UW study on Seattle’s $15 minimum wage: Part 4—The “negative, unintended consequence” of Seattle’s $15 minimum wage law

Jul 27, 2016

This week the University of Washington (UW) research team hired by the City of Seattle to determine the impact of the city’s new $15 minimum wage law delivered their report on the second phase of the study to the City Council.   What the researchers found is not encouraging.

First, the UW researchers heavily stressed that while the city’s lowest wage workers are earning slightly more than they were before the new wage law took effect, “most, if not all” of those higher earnings are due more to the region’s booming economy than the actual wage hike itself.  The study found that, at most, 25% of those workers’ income gains—around a few dollars a week, on average—can be attributed to the wage hike. 

However, the negative impacts of the wage seem to be much clearer and impactful.  

Amidst this robust economy, the UW study found the lowest-wage workers in Seattle have suffered reduced hours and lower rates of employment.  The researchers note these cutbacks have offset, at least partially, the slight wage gains of those workers.  This is exactly what those who opposed the city’s plan to pass a $15 wage law predicted.

The UW study explained that while businesses in Seattle that rely heavily on a low-wage workforce added jobs at the same rate as employers in other cities in the state, they offered fewer hours to their employees.  So workers were earning a higher hourly wage but working fewer hours, resulting in very little net gain.

As the head of the UW research team, professor Jacob Vigdor, summed up:

“While the vibrant local economy is boosting employment and incomes up and down the economic ladder, the positive effects of a higher minimum wage are being at least partly offset by cutbacks in hours.”

In addition, the researchers estimate the city’s new wage law is directly responsible for lowering the employment opportunities of low-wage Seattle workers—their employment rate is 1.2 percentage points lower than what it would have been without the wage law.  Add to that the decline in hours worked per employee, and it perhaps is not surprising that another impact of the city’s wage law has been a 2.8 percentage point increase in low-wage workers leaving Seattle to work elsewhere.

Ignoring these pesky details of the UW study, Nick Hanauer’s Civic Skunk Works blog headline disingenuously declares “New UW Report Finds Seattle’s Minimum Wage is Great for Workers,” explaining that “a new report from the University of Washington finds wages, jobs, and hours up for Seattle’s low-wage workers…”  Clearly the author of that blog missed the part where the UW study warns (in bold font, no less):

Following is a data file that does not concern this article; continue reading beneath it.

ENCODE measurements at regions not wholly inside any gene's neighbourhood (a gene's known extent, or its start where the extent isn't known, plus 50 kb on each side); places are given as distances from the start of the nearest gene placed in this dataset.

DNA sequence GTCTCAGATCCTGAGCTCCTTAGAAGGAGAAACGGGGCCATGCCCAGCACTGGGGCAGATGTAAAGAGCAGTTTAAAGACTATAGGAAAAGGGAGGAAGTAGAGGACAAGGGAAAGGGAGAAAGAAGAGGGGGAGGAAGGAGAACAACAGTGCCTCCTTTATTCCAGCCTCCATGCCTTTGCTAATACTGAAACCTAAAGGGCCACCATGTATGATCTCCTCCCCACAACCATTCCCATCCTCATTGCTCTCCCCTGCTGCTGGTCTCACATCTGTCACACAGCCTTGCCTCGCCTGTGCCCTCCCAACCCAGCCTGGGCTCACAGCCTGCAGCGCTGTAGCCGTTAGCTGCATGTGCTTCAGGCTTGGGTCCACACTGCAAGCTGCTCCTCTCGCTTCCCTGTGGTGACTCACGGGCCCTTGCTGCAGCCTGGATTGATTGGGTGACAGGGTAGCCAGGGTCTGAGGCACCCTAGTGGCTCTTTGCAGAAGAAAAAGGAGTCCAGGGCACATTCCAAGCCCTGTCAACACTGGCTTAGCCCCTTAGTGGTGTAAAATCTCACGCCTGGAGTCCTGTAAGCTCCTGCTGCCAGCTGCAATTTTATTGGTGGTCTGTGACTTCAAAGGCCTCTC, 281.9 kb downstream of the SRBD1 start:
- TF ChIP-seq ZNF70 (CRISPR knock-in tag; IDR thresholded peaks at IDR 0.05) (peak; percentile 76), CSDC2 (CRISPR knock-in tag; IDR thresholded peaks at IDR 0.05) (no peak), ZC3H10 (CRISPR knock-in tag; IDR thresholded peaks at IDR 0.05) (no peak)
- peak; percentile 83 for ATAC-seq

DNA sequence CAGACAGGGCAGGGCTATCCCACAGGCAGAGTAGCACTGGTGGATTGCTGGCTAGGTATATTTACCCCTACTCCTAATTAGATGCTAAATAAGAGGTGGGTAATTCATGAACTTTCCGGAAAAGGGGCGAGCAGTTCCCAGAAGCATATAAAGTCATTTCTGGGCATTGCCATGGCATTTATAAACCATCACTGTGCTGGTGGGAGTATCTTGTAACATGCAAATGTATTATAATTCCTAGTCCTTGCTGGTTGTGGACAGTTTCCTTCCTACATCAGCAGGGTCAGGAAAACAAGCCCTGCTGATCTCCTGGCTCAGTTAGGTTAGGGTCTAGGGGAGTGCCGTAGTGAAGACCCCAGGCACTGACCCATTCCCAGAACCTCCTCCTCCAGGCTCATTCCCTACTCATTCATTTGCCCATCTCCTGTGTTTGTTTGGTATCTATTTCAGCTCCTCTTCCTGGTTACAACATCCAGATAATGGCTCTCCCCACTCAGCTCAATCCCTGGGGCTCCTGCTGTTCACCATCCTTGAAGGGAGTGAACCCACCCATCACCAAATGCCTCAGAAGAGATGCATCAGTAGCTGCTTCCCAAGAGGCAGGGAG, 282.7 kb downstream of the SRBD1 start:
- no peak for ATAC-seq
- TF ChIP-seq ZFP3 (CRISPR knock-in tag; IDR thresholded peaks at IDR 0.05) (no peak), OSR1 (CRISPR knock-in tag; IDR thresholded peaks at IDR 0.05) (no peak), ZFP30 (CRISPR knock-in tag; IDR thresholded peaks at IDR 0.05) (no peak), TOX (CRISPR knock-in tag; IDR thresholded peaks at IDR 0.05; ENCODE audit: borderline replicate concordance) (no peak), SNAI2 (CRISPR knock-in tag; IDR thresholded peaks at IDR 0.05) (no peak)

“The major conclusion one should draw from this analysis is that the Seattle Minimum Wage Ordinance worked as intended by raising the hourly wage rate of low-wage workers, yet the unintended, negative side effects on hours and employment muted the impact on labor earnings.” 

Continuing the charade, the union-funded group Working Washington that pushed the city’s $15 minimum wage law declares the study proof that the city’s “Chicken Little” critics who predicted the sky would fall on Seattle’s economy were wrong.

No one predicted Seattle’s economy would collapse with a $15 minimum wage law.  What was predicted was that employers would mitigate their increased labor costs by increasing prices and reducing the work hours and employment opportunities of the city’s lowest-skill workers. 

Which is exactly what has happened. 

In the first phase of the UW study released in April, researchers found that while grocery, retail and rent prices increased by just a couple of percentage points, prices in the restaurant and fast food industry, which rely heavily on minimum wage workers, increased an average of 9% from just a year ago.  This is not surprising given the labor-intensive nature of the food service industry.

In that same report, many Seattle employers reported they will no longer hire unskilled and inexperienced workers for what used to be entry-level jobs.  This leaves the workers needing those entry-level jobs the most with few (or none) job opportunities.

Now this second phase of the UW study shows the “negative, unintended consequence” of reduced hours and fewer employment opportunities for the lowest-wage workers in Seattle, whom the higher wage is supposed to benefit.

The UW study only covered the initial phase-in of the city’s $15 wage law.  The law went into effect on April 15, 2015 and increased the minimum wage to $11.  The study examined the subsequent nine months. 

On January 1, 2016, the next phase of the wage law kicked in, with a minimum wage of $13 per hour.  The UW study has yet to study those impacts.  One can only speculate on what “unintended, negative side effects” the UW researchers will find.

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